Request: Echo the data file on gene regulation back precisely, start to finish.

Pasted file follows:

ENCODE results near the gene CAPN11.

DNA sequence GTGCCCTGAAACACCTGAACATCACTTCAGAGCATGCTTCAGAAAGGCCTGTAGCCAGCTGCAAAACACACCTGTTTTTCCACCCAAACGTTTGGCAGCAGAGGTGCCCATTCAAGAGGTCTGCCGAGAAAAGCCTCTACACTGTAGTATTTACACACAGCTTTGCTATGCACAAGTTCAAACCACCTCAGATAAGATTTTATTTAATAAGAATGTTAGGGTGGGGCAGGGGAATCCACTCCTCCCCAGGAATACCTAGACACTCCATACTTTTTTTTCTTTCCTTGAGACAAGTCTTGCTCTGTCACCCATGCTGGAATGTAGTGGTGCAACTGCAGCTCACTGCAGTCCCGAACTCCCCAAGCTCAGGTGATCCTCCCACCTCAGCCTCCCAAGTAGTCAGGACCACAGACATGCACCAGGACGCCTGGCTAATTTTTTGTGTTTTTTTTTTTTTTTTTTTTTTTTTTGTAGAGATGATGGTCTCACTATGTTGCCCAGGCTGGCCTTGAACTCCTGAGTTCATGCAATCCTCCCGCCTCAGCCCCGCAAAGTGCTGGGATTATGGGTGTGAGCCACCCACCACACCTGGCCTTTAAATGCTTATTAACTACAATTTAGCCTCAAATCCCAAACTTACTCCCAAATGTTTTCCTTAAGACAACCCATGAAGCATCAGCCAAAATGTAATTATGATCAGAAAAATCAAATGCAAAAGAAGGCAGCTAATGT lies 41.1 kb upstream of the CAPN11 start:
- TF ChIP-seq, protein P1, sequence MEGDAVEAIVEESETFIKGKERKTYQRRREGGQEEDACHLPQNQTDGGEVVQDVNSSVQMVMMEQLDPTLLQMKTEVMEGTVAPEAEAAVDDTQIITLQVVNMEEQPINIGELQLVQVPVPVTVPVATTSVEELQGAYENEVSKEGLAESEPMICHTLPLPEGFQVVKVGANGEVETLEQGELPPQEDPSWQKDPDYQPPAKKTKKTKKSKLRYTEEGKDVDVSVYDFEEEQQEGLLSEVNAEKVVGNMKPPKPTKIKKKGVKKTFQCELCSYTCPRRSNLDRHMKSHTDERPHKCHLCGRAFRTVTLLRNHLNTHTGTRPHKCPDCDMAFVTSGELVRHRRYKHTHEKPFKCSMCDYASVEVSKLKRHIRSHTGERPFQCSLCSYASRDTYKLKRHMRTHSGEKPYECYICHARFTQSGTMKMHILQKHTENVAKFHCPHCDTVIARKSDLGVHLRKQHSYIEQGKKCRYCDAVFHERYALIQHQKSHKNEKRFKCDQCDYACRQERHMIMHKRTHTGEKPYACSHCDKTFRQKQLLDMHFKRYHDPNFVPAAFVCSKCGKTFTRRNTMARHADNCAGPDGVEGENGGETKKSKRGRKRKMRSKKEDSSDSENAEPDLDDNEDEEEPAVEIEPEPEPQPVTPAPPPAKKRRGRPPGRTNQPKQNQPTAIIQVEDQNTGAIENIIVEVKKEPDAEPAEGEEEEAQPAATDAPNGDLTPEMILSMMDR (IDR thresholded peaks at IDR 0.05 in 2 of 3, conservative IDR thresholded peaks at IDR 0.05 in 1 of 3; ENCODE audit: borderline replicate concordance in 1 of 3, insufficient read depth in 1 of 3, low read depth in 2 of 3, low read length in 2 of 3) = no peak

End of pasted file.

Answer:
ENCODE results near the gene CAPN11.

DNA sequence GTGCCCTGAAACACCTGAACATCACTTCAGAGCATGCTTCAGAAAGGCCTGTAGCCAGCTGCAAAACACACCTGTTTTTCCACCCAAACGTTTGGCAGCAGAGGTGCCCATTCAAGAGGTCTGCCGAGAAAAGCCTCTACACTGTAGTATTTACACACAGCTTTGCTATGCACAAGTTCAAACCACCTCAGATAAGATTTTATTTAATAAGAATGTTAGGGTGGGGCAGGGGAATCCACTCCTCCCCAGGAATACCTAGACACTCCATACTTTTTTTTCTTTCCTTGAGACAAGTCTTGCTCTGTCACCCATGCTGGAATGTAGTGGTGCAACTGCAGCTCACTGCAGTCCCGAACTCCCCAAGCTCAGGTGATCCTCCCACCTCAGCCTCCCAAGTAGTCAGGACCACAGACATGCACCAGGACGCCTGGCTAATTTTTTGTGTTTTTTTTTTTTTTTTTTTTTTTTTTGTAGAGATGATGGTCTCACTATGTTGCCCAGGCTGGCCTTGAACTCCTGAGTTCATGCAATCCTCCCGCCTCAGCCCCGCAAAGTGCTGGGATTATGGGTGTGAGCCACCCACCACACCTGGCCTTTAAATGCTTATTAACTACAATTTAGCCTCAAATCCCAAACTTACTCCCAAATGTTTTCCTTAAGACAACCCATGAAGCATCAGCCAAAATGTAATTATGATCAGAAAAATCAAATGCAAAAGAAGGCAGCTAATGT lies 41.1 kb upstream of the CAPN11 start:
- TF ChIP-seq, protein P1, sequence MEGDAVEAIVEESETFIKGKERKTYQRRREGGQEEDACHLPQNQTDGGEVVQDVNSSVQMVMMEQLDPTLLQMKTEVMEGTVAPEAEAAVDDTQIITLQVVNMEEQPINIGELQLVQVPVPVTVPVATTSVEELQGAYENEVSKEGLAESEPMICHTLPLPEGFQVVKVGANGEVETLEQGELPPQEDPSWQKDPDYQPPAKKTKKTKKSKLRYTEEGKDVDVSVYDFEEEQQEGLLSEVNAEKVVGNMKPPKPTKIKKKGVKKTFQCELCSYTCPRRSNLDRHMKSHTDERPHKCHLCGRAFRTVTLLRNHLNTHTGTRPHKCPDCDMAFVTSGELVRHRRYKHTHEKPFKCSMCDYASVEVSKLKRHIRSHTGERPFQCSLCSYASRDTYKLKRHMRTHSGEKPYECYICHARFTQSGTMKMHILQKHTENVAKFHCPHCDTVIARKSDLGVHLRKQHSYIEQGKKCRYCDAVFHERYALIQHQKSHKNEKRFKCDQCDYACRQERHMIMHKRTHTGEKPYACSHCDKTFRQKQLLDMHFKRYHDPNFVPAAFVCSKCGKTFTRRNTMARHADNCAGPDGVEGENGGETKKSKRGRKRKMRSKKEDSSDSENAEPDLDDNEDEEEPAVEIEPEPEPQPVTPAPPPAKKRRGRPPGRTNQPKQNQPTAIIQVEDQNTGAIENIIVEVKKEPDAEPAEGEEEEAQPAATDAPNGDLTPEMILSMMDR (IDR thresholded peaks at IDR 0.05 in 2 of 3, conservative IDR thresholded peaks at IDR 0.05 in 1 of 3; ENCODE audit: borderline replicate concordance in 1 of 3, insufficient read depth in 1 of 3, low read depth in 2 of 3, low read length in 2 of 3) = no peak